Contrastive rhetoric

Topics: Linguistics, Language acquisition, Rhetoric Pages: 2 (437 words) Published: September 22, 2013
Contrastive rhetoric

Contrastive rhetoric examines the influence of differences and similarities across cultures on students L2 writing. It is mainly concerned with the influence of the ESL learners’ culture and L1 language on their writing in target language. The concept of contrastive rhetoric was first investigated by Robert Kaplan (1966). In his article entitled “Cultural thought patterns in inter-cultural education”, Kaplan argues that the humans are influenced by the diversity of their linguistic and cultural backgrounds. It affects their perceptions and thoughts about the world, or what Kaplan refers to as “logic”, which is the basis of rhetoric. This logic is believed to be a dynamic and cultural specific phenomenon varying from one culture to another and from time to time within a given culture. Consequently, the variations in linguistic and culture will lead ESL students to unconsciously compose rhetoric and patterns that violate the expectation of the native readers.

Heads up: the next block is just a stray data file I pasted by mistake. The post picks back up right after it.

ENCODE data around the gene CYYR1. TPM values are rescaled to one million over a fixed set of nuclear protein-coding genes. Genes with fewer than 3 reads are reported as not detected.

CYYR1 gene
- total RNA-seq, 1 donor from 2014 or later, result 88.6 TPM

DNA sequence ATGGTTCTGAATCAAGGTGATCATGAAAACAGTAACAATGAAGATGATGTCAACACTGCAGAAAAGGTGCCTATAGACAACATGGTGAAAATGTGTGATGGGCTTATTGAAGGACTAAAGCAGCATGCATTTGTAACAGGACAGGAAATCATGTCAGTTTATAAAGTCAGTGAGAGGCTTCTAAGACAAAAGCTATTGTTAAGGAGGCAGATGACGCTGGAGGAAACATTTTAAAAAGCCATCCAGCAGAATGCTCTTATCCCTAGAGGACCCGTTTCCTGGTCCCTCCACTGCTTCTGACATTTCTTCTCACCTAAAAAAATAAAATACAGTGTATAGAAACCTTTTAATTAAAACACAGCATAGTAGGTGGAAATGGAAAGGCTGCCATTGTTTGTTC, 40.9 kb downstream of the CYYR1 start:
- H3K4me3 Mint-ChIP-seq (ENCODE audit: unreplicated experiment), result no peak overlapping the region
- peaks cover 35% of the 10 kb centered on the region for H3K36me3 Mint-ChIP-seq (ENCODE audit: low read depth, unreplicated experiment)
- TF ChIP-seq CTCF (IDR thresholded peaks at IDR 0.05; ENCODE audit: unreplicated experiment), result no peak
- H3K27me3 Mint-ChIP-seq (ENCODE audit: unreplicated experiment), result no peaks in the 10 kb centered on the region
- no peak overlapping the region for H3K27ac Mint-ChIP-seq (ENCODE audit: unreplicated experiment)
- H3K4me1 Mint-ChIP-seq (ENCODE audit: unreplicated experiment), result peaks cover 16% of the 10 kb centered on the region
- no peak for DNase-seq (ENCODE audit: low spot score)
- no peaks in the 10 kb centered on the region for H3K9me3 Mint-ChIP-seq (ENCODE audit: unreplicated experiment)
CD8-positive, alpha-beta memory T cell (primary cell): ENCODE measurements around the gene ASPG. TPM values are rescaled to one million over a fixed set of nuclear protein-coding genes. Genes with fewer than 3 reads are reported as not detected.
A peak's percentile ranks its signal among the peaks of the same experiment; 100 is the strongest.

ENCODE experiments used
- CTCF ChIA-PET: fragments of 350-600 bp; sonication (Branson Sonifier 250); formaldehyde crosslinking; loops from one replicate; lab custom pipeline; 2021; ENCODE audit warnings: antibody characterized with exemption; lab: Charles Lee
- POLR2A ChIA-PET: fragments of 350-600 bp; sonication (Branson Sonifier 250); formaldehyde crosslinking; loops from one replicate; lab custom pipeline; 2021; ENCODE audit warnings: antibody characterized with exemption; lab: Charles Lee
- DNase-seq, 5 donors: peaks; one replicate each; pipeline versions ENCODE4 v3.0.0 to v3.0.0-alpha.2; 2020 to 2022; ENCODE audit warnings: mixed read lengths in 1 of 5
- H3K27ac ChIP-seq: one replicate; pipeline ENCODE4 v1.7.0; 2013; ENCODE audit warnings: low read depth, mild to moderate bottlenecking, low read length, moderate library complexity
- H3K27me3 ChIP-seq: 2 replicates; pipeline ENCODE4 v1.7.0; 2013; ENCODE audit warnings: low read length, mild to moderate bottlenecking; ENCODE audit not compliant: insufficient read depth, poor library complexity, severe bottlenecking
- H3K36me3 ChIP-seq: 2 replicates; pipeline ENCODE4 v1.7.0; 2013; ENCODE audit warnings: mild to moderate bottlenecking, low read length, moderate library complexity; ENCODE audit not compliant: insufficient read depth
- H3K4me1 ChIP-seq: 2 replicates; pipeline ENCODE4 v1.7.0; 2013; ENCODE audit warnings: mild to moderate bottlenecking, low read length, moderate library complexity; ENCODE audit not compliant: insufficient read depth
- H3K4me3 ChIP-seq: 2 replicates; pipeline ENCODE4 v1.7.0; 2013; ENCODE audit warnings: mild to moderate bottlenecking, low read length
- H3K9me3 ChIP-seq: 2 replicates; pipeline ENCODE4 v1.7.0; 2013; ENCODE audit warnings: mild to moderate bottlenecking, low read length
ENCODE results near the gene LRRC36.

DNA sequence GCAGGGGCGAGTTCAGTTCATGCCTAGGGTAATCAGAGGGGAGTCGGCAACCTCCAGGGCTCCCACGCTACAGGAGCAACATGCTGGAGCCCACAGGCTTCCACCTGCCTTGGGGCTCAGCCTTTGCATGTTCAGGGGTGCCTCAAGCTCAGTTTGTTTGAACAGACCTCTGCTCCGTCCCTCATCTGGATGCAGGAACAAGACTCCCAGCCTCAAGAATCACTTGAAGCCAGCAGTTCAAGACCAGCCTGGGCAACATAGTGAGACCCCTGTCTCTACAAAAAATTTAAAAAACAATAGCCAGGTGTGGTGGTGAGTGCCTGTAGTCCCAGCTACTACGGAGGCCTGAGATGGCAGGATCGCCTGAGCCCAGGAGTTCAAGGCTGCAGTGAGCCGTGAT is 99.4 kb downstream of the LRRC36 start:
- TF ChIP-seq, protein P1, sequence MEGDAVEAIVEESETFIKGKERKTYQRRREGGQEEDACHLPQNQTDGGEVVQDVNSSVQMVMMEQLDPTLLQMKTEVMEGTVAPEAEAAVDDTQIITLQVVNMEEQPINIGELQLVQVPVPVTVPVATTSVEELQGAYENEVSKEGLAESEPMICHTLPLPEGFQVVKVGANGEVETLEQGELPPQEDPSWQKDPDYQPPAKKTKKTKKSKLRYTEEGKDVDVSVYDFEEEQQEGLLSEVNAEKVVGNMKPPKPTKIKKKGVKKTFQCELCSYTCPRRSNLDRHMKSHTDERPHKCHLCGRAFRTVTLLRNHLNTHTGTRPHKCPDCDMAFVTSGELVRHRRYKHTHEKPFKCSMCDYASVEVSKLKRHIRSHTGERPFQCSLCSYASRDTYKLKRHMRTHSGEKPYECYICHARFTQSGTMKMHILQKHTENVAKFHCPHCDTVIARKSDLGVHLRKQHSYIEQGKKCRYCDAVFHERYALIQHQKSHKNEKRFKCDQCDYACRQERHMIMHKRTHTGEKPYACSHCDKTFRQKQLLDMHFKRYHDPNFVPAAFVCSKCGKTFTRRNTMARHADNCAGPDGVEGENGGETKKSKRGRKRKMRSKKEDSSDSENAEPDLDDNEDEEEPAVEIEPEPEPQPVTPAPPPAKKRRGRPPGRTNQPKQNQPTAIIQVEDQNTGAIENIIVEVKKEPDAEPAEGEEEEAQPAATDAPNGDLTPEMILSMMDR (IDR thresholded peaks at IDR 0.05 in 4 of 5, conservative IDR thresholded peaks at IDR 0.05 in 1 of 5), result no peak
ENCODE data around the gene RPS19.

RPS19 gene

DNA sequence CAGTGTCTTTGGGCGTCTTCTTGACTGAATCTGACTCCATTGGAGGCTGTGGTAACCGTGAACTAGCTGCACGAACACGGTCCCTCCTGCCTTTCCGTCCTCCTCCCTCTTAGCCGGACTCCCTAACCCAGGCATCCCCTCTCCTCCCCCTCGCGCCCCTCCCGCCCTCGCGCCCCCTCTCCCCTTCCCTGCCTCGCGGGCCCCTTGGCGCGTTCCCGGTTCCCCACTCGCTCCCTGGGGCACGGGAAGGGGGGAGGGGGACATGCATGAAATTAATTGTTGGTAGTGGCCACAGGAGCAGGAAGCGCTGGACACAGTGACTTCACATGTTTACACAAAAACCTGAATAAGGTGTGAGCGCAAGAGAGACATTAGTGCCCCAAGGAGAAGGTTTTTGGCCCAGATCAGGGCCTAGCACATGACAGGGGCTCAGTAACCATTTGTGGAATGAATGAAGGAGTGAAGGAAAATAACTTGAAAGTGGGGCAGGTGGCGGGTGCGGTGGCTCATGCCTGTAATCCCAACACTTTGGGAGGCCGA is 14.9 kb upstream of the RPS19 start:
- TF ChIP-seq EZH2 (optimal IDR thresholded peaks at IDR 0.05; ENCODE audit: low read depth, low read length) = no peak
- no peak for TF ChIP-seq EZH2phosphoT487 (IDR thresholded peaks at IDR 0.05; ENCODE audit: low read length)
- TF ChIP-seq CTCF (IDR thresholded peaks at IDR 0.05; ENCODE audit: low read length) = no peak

In this spirit, Kaplan (1966) analyzed the paragraph organization for nearly 600 ESL students representing three basic language groups. He identifies five types of paragraph orders (Anglo-European, Sematic, Oriental, Romans and Russian languages) each reflecting a distinct rhetorical style from English.

These distinct patterns writing are believed to have an influence on the paragraph organization in ESL students essay writing. ESL students may negatively transfer their native language patterns of rhetorical organization to the target language i.e. English language composition though the original patterns of writing may not commensurate with the new writing style. Kaplan, hence, proposed contrastive rhetoric as a possible pedagogical answer to overcome the cultural and the linguistic barrier in L2 writing stating that “ These patterns need to be discovered or uncovered and compared with the patterns of English in order to arrive at a particular means for teaching of...
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